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Studio: international art — 28.1903

Seite: 108
DOI Heft: DOI Artikel: DOI Artikel: DOI Seite: Zitierlink: i
http://digi.ub.uni-heidelberg.de/diglit/studio1903a/0120
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0.5
1 cm
facsimile
Entile Galle

accentuated by the rich colour and quaint design 1 1 MILE GALLE AND THE
of the glass in it. I_<DECORATIVE ARTISTS OF

Throughout the house generally the quality and NANCY BY HENRI FRANTZ

excellence of the workmanship is everywhere notice-
able, and if in some cases elaboration has been Of all the towns of France, Nancy is
carried a step too far, the richness of the colours perhaps the only one which can pride herself on
and the skill with which they have been treated having, during the latter part of the nineteenth
produce a complete and homogeneous effect. century, given birth to a group of decorative artists

Some mention should be made of the allied of distinct originality, and of having seen rise up
arts, such as the plaster-work of Mr. Bankart, in her midst a pleiad of painters, sculptors, and
who has designed and carried out two charming decorators, all imbued with a similar ideal, all
bedroom ceilings, and the metal-work of Messrs. working out principles of a similar kind, and
Ramsden & Carr, whose enamelled finger-plates forming what may really be justly called a school
relieve the oak doors with a fine touch of colour. which, although each member is free to follow
It is not only, however, the architectural detail the dictates of his own individuality, cannot fail
which makes the completeness of the house : furni- to strike even a superficial observer as a homo-
ture, hangings, Persian rugs—in fact, all the house- geneous whole, working harmoniously for the same
hold gods—combine to enhance the sense of unity aim. Of course, such a movement as this cannot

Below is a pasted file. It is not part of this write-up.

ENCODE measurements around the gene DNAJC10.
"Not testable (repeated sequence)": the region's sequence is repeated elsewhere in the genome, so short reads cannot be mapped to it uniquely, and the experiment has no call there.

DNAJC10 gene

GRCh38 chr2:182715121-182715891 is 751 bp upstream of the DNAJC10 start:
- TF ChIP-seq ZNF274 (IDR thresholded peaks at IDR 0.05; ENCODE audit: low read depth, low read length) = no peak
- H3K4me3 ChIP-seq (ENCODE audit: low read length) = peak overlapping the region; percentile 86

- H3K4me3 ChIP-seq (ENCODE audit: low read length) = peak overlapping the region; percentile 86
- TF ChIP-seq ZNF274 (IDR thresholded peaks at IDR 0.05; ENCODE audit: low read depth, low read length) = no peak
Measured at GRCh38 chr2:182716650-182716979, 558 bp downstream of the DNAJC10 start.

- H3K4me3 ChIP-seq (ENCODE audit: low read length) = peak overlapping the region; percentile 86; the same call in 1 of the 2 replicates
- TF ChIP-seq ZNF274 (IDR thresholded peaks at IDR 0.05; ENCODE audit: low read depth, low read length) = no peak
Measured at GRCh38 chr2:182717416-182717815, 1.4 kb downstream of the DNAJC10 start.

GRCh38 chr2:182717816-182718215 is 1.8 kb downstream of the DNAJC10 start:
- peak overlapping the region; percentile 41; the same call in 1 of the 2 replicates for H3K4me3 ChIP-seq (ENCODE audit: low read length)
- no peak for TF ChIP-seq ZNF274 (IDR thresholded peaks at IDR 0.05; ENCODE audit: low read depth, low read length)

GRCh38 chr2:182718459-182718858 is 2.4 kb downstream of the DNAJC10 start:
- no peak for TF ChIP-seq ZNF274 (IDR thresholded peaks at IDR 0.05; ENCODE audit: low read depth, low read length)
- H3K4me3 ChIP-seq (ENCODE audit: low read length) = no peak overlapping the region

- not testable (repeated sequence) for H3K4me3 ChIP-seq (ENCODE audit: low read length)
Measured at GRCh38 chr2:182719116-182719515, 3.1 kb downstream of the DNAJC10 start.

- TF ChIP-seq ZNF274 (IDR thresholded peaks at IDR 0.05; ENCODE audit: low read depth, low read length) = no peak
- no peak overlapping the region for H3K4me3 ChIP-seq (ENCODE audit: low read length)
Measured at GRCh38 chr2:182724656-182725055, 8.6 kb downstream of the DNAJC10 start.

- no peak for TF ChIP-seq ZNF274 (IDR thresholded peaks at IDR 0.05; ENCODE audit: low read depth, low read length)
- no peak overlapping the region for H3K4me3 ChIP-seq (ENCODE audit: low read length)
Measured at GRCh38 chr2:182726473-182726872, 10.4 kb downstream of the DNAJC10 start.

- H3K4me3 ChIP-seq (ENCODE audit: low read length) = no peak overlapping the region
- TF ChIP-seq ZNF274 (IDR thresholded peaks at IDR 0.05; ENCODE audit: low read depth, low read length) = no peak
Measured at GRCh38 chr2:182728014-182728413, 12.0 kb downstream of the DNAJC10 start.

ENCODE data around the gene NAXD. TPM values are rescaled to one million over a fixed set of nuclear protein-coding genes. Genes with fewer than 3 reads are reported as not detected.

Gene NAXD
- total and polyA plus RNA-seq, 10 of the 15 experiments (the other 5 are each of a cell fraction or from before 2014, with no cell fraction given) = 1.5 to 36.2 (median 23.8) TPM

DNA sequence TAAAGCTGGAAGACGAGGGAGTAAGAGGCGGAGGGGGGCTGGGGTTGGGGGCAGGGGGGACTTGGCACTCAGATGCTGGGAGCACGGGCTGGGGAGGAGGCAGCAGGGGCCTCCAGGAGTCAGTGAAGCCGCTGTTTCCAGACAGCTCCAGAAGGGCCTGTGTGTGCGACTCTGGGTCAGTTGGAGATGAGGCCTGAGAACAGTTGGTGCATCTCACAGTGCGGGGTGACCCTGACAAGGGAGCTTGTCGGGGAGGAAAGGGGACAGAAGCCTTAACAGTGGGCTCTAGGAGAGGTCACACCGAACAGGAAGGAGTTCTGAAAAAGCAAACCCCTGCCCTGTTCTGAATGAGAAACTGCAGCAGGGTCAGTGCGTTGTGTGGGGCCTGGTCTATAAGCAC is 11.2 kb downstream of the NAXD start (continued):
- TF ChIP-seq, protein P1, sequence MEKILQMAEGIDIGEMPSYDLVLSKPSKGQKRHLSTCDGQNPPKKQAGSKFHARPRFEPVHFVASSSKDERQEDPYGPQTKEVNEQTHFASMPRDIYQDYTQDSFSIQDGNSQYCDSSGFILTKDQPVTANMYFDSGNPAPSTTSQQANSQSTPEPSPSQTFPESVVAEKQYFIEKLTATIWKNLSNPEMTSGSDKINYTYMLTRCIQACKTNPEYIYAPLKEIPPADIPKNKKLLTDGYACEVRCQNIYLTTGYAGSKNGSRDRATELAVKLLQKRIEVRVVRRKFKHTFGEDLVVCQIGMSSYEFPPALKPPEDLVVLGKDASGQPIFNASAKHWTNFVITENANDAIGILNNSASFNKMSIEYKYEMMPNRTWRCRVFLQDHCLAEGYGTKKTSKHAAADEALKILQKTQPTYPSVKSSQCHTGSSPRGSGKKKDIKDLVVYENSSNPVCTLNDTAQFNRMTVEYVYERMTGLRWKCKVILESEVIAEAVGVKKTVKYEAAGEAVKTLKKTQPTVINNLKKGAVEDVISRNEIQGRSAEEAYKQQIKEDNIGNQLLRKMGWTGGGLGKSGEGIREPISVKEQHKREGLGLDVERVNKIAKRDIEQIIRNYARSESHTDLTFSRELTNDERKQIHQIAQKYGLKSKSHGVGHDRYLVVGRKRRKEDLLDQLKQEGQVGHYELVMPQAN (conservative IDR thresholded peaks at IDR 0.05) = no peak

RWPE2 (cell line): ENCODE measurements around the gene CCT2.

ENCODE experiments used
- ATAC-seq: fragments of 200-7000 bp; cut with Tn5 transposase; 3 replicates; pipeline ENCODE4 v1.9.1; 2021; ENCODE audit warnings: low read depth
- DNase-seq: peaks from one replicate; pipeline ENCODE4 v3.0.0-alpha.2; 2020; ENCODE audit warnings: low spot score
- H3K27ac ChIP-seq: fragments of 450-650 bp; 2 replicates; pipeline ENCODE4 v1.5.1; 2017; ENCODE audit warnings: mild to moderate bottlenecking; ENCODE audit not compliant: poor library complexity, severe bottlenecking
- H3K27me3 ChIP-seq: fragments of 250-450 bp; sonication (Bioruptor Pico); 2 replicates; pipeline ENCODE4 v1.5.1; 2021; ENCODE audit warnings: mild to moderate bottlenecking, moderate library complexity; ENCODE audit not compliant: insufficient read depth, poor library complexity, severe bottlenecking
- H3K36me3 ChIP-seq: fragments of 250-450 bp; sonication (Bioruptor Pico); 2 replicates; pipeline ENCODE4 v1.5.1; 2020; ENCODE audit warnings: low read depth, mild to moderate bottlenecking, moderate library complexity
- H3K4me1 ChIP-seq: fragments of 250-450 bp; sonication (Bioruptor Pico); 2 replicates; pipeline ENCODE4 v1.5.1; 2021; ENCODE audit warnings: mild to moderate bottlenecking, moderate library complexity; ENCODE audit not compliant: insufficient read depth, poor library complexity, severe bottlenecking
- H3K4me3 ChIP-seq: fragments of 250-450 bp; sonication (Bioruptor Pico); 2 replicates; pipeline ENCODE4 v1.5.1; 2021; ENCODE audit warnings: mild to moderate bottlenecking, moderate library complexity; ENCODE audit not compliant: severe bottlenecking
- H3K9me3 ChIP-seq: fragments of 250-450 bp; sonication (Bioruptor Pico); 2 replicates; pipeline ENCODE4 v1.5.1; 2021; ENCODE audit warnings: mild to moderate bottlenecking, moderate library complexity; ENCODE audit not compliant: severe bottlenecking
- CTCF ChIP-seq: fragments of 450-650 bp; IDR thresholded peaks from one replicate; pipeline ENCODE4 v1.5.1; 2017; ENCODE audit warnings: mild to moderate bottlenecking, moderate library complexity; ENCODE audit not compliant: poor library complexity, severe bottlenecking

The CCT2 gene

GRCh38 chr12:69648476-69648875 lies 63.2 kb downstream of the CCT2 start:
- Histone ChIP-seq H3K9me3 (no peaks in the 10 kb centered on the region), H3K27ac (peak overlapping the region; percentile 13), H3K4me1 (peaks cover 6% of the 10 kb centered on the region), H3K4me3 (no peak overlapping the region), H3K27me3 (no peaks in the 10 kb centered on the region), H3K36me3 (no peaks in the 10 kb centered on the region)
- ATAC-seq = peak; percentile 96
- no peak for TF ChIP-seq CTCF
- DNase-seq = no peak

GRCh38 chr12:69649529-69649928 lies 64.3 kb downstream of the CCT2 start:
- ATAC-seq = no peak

which, turn where you will, is everywhere to be felt. be compared with the same kind of thing in a

If the keynote of the present day is found in the great city such as Paris, but the comparative unim-
word "education," and if the eye is the first and portance of that in the ancient capital of Lorraine
greatest teacher—as certainly it is—the skill is made up for by the greater unity and cohesion of
and thought employed
in designing a home,
whose educational in-
fluence is to be a predomi-
nant factor, cannot be tco
great. For it must not be
forgotten that the in-
fluence of architecture and

the allied arts can best ,
bring about the healthy
and vigorous growth ot
mind and body in the
family life, when the house
and garden are conceived
in that reasonable spirit
of unity and completeness
which modern culture and
science seem to invite.

Hugh P. G. Maule. SSSfel MB

An interesting souvenir

of Bavarian art has re- S^JBSJL III

cently been issued by WoKf- JISKBl jpykMtrjWB CZS&i,

Andelfinger & Co., of

Munich, in the form of B,-^mmg^^KKS&g£9^!!**^^*'^''^99HflHH8glH

a fan, upon each of WlfflNr'

the twelve leaves of JImWFiI I! 1 fPSk.-.

which is reproduced a H ■ wik.

sketch by one of the ■IBs I I »?N

great Munich painters. j^^^|^HLI

The reproductions have ■ *' "MB
been well executed. "the orchard," harrow : bedroom fireplace a. mitchell, architect
108
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